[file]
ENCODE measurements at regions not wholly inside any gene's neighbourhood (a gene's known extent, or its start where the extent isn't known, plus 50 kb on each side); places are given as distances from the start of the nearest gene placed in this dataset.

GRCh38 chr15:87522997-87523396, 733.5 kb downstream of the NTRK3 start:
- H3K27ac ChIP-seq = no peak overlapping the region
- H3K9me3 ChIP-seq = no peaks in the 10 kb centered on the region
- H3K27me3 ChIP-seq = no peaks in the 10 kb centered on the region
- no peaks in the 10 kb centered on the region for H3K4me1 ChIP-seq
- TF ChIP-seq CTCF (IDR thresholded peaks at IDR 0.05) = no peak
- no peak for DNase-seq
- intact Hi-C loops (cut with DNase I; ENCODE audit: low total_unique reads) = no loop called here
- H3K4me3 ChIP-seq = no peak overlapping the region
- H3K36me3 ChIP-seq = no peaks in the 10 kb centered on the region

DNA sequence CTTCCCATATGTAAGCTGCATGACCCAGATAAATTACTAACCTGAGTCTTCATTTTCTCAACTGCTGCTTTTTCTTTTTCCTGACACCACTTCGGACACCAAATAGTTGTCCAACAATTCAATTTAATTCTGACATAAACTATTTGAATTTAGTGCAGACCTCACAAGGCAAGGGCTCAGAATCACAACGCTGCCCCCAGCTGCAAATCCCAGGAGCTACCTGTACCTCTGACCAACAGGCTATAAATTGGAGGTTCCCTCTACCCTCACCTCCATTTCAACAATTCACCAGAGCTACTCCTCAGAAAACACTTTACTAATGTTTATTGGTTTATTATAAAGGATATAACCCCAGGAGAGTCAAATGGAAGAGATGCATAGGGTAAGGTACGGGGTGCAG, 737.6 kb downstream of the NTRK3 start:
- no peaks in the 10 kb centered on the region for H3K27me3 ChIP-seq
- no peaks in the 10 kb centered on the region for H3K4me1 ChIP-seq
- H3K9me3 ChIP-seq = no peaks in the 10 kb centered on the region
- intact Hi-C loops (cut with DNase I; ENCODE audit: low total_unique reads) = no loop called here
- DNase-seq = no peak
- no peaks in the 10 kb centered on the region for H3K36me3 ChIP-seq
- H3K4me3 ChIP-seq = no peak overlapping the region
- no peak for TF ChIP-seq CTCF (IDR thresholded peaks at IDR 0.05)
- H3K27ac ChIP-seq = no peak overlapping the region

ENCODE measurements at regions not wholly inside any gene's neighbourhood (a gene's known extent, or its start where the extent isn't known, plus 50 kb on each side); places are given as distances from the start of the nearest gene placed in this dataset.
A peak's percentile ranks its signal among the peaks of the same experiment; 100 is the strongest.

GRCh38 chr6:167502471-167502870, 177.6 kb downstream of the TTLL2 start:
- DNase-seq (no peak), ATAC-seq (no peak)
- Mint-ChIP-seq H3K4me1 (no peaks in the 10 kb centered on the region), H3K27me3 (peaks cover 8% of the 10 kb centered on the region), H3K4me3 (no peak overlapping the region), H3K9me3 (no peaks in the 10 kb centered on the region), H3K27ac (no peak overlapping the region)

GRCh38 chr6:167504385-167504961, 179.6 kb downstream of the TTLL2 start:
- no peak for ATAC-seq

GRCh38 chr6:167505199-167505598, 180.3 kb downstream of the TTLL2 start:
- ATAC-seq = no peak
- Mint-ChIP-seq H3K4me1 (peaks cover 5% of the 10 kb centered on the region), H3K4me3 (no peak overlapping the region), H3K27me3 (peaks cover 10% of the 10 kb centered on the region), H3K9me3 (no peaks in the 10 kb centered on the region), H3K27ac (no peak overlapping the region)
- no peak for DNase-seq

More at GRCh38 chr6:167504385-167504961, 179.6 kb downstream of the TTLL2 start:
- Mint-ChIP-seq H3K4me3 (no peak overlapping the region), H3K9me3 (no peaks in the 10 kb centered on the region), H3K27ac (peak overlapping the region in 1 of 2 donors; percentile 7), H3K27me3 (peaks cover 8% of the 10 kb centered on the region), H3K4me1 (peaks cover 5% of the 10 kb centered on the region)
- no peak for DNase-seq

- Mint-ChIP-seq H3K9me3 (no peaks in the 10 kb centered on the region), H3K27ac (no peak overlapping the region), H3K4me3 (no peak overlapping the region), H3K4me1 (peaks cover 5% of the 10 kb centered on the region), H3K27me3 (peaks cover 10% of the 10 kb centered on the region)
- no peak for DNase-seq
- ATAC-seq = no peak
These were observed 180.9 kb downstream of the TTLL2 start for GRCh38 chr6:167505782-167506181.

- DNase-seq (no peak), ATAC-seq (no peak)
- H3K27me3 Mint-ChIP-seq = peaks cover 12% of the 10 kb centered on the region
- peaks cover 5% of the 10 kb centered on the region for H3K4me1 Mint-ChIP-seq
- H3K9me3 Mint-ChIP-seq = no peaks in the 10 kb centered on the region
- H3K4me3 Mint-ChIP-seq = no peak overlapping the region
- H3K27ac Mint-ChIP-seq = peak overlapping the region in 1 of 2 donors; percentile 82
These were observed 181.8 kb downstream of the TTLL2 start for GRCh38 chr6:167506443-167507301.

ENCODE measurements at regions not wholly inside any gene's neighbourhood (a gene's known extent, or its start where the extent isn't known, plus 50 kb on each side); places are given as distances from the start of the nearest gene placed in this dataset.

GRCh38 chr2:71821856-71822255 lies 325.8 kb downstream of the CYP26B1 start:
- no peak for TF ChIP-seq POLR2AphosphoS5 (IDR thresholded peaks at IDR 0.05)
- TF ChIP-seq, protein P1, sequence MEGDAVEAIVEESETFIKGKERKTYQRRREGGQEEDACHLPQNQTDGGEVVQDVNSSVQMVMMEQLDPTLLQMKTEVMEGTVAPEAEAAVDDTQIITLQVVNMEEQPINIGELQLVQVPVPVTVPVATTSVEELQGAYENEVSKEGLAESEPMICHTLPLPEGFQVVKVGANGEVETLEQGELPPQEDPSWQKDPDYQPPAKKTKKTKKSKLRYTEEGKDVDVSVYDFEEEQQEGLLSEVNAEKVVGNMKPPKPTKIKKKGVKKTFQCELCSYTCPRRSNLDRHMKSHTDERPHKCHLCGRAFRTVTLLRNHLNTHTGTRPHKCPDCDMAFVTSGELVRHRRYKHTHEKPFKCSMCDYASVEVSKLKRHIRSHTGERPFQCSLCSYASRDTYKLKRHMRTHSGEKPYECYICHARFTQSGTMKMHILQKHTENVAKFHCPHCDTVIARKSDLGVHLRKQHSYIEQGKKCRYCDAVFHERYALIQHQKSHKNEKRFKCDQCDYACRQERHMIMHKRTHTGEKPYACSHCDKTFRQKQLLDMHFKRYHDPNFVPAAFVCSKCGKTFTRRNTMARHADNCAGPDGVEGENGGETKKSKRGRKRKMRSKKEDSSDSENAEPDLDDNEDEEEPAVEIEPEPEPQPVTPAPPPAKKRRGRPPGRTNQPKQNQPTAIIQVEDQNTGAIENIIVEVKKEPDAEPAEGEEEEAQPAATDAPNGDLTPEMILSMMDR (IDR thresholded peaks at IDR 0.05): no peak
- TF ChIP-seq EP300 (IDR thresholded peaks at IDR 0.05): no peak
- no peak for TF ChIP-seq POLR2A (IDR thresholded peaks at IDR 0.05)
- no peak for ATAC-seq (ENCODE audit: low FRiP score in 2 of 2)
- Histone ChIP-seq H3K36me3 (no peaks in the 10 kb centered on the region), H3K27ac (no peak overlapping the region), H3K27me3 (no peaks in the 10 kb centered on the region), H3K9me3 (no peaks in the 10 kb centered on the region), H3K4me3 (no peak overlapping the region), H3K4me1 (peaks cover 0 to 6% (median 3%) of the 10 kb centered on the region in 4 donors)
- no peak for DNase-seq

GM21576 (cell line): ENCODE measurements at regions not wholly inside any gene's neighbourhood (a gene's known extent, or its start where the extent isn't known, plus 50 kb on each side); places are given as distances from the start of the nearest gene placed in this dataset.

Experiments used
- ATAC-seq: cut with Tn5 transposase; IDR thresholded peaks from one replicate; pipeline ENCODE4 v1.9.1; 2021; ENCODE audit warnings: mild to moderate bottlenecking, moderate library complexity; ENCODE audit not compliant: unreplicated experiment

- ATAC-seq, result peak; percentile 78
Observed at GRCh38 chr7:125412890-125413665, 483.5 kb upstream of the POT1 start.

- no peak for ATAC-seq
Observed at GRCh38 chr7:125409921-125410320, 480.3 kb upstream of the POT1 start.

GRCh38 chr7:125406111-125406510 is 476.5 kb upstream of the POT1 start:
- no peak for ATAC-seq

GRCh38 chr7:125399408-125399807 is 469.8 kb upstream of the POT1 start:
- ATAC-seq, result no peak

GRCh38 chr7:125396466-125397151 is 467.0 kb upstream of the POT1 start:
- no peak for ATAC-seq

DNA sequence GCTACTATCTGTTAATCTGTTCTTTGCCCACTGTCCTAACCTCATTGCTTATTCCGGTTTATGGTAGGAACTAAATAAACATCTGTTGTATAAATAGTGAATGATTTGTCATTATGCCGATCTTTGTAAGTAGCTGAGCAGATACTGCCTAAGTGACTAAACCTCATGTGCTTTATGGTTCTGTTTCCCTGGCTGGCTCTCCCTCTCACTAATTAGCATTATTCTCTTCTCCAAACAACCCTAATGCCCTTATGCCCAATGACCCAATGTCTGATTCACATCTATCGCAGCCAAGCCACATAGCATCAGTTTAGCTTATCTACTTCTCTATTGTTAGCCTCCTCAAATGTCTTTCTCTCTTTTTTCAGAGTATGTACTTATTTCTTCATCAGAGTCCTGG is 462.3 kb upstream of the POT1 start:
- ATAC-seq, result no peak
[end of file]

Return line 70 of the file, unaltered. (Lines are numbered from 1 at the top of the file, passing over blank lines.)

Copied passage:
- ATAC-seq, result no peak